Are We in the Upside Down? Course Hero, Lumen Learning, and All Kinds of Strange Things are Afoot in Ed-Tech

In my last post on The Quick(ish) Guide to Why Some People Don’t Like Course Hero, I stated that I really didn’t want to get into the controversy surrounding recent hirings at Course Hero. That was easy to say when it was just one head-scratching hire, but other things have happened since then that make it hard not to dive in somewhat. But just somewhat!

Part of the problem is that I have been waiting to see what big announcements Course Hero might make about upcoming changes. That hasn’t happened – but surely they have something up their sleeve? They make the claim that empowering students is in their DNA – but that isn’t true in it’s current form. Students can upload content – but its almost always content that others (usually instructors or content companies) have created. There is no real power in that – the students really have no say what is contained in that content. The instructor or company does. When students can upload something of their own creation that then becomes part of a class – that would be empowerment.

But why would they need Course Hero for that? They can already upload content to blogs, Google Drive, Dropbox, Discord, you name any one of hundreds of services. There is nothing special about yet another file hosting service – so either Course Hero has no idea what they are talking about, or there is a big change planned to their core model in the near future.

Even their core product – offering answers to assessments/assignments/etc – is not truly empowering for students. Students just take the answers and turn their course work in without learning the content… so at best Course Hero is extractive for students, not empowering.

Sadly, it has been difficult to get Course Hero to address this issue without deflecting to systemic issues. Of course the systemic issues are real and need to be dealt with – but Ed-Tech critics should know better than to deflect to systemic issues when they work for a company that quite literally drives the adversarial relationship between students and teachers. Giving away answers to anything and everything just adds more pressure to students to cheat. Not to mention that Course Hero’s access model creates even more pressure for students to steal content. Well… or to at least do something like that….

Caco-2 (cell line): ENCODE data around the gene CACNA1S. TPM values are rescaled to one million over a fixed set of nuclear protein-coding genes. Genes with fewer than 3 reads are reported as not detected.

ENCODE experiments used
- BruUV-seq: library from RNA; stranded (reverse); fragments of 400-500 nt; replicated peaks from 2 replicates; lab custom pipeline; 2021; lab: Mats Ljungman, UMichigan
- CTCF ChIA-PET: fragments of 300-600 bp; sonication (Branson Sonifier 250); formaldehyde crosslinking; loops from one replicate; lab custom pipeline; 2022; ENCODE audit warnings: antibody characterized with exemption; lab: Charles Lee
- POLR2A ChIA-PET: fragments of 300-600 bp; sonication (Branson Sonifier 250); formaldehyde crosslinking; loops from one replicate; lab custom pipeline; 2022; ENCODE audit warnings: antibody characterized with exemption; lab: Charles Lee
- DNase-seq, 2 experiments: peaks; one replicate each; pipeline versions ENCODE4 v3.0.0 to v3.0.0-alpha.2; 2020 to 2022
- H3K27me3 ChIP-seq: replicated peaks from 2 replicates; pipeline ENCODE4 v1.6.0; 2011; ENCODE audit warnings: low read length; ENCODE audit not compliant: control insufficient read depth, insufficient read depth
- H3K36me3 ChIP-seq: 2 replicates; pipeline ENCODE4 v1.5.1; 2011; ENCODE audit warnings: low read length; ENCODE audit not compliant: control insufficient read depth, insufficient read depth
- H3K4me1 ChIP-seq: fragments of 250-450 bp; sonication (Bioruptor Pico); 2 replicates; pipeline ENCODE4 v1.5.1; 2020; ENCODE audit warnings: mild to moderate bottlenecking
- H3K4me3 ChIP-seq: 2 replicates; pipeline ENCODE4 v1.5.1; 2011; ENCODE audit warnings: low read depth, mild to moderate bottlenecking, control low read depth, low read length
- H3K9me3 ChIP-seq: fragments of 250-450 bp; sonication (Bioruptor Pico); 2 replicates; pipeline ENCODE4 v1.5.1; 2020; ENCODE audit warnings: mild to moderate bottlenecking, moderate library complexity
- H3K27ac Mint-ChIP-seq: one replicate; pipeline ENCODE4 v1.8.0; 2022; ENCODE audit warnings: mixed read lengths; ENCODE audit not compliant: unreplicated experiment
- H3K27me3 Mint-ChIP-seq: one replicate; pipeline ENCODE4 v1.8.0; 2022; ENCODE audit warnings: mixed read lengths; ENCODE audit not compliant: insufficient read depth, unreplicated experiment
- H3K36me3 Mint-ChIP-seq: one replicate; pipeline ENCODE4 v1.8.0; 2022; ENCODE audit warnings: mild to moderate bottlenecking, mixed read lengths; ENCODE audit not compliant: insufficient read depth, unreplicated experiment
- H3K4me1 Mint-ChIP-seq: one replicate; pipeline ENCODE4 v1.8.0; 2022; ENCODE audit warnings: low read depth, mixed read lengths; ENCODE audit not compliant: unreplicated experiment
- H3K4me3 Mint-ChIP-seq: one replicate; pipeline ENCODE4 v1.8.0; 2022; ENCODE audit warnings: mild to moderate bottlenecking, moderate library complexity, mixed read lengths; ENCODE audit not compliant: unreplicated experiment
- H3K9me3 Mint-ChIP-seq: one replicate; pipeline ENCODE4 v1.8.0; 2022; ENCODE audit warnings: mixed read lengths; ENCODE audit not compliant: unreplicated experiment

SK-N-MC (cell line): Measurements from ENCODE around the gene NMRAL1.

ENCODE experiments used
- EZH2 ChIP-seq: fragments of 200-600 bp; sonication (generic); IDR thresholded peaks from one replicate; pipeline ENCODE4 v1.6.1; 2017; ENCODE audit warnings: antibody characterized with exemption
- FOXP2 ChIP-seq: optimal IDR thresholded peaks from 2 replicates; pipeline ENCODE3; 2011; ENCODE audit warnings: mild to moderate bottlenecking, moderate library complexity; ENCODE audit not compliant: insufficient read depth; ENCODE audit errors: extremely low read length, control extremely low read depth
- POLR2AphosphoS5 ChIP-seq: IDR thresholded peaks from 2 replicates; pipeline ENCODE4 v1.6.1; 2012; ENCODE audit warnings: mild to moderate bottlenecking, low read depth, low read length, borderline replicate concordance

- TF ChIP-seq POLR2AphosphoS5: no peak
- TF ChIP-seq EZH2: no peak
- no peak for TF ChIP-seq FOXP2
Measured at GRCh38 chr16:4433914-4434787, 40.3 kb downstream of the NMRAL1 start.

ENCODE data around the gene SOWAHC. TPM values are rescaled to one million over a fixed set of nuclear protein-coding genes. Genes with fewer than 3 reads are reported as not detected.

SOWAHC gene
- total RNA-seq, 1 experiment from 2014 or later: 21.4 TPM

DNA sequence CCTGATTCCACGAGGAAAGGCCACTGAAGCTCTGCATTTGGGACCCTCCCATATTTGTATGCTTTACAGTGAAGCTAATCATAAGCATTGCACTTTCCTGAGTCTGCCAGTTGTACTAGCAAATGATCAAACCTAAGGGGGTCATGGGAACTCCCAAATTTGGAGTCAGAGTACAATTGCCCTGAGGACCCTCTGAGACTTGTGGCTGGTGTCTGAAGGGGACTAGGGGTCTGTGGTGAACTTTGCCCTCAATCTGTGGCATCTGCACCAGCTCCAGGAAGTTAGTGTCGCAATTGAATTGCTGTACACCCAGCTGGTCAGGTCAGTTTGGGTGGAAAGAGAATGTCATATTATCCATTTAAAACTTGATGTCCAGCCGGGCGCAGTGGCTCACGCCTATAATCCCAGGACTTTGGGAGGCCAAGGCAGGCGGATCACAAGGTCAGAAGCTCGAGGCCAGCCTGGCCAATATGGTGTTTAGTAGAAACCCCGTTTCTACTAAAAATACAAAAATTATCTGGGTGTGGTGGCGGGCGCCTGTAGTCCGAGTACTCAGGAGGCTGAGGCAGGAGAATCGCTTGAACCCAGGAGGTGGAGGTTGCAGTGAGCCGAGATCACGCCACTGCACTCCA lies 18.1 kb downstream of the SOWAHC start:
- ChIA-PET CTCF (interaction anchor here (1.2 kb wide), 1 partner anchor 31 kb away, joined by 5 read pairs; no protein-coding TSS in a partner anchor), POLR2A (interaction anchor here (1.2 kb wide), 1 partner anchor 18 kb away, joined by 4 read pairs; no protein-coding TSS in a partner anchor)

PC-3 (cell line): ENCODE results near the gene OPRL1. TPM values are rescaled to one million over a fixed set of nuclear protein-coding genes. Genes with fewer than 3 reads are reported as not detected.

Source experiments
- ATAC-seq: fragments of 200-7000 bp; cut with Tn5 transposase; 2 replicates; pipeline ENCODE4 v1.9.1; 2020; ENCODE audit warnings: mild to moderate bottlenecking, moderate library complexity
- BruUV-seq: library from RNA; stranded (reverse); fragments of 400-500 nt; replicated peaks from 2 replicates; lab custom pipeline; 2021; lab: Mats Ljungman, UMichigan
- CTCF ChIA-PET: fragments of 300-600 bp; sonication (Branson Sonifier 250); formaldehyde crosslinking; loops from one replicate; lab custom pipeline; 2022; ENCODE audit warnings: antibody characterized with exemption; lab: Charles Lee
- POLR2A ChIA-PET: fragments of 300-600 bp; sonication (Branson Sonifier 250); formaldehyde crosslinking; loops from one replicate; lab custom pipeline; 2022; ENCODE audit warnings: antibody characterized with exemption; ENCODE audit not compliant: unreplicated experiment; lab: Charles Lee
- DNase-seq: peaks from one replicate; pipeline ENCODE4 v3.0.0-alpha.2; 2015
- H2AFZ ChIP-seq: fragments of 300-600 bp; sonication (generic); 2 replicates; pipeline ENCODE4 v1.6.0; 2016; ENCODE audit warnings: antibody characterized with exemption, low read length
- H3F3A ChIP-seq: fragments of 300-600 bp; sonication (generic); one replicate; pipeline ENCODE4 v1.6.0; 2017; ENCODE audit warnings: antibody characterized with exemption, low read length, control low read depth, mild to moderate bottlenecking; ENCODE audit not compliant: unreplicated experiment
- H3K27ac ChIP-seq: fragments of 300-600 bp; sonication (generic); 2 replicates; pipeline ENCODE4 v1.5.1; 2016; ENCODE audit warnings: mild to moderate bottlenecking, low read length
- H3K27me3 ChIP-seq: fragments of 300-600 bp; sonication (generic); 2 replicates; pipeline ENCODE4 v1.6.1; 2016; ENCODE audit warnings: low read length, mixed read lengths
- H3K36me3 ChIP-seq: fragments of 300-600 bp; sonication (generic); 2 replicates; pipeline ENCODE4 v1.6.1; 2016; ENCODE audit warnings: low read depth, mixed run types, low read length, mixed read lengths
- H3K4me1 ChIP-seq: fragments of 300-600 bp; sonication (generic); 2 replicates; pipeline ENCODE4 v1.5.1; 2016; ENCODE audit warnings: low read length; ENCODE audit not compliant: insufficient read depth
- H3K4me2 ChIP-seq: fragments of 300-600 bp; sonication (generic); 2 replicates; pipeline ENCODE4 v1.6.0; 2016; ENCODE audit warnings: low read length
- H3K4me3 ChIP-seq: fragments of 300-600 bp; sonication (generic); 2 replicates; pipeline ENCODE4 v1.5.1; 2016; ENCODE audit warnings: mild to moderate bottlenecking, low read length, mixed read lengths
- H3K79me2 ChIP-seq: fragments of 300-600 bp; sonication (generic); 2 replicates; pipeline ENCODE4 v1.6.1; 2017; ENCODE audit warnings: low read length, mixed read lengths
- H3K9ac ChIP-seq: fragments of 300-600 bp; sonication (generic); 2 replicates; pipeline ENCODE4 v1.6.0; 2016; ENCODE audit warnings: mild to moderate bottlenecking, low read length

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Additionally, Course Hero is also looking to work with instructors. But to do what? Host files? Instructors already have an LMS for that, along with all of the above-mentioned file hosting services. As it stands right now, instructors don’t really need anything new for hosting files or content. So surely they have something else planned, right?

As many have pointed out, there is a need for “reputation-washing” for a company like Course Hero. They are seen as a cheating site that pays little attention to following the law. There probably is something to this – many people have privately expressed irritation at several well-known educators that have defended Course Hero. But they are friends with these people, and don’t want to harm the friendship. I get that. It makes the world feel upside down, and its hard to know how to navigate this weird new situation.

So this leads to the reputation-washing whether Course Hero is wanting it or not. If you look at something like UngradingCon, many of the Session Leaders would probably boycott the conference if they were listed along with the CEO of Course Hero. But when listed with a friend or personal hero that has also aggressively defended Course Hero? Its a lot harder to know what to do when that person is a friend/mentor. Most would still question whether Course Hero and ungrading are a good mix. Like I said in my other post: “I really don’t see a way that Course Hero could co-exist with ungrading, or if students would even bother to use it if grades were low-stakes in any way.”

Certainly there is a lot of value into getting your company into spaces that they wouldn’t be welcome other wise. Even though Course Hero isn’t a strong match for the ungrading world, they are now a part of that community (like it or not).

But surely that is not the whole game plan, right?

Several people recently started to notice that some links to OER resources hosted on the Lumen Learning website started to redirect to the same content on Course Hero. It doesn’t seem like there was an announcement – it just happened. And yes, it was a weird change – Course Hero doesn’t always follow open licenses very well (according to some – the company disagrees). Steel Wagstaff of PressBooks seems to have uncovered the most information about what is going on here.

As several people have noted – Course Hero is blocked on many campuses. It doesn’t take a huge leap of faith to then realize what could happen here:

Another factor to consider – some of central figures at Lumen Learning have been laying the ground work for a partnership with for-profit Ed-Tech companies:

And yes, it is problematic to imply that people who might disagree with partnering with for-profits are “close-minded.” I risk the wrath of some of DW’s fervent defenders by pointing this out, but its not an attack to point out that less problematic language could have been chosen here.

Of course, since Course Hero does not have a reputation in some circles for protecting students very well, some instructors are not happy about having their content moved to Course Hero (and especially with out ever being told that the content was being moved). Other services are stepping up to offer alternatives, again proving that Course Hero is not offering a service that is unique in itself.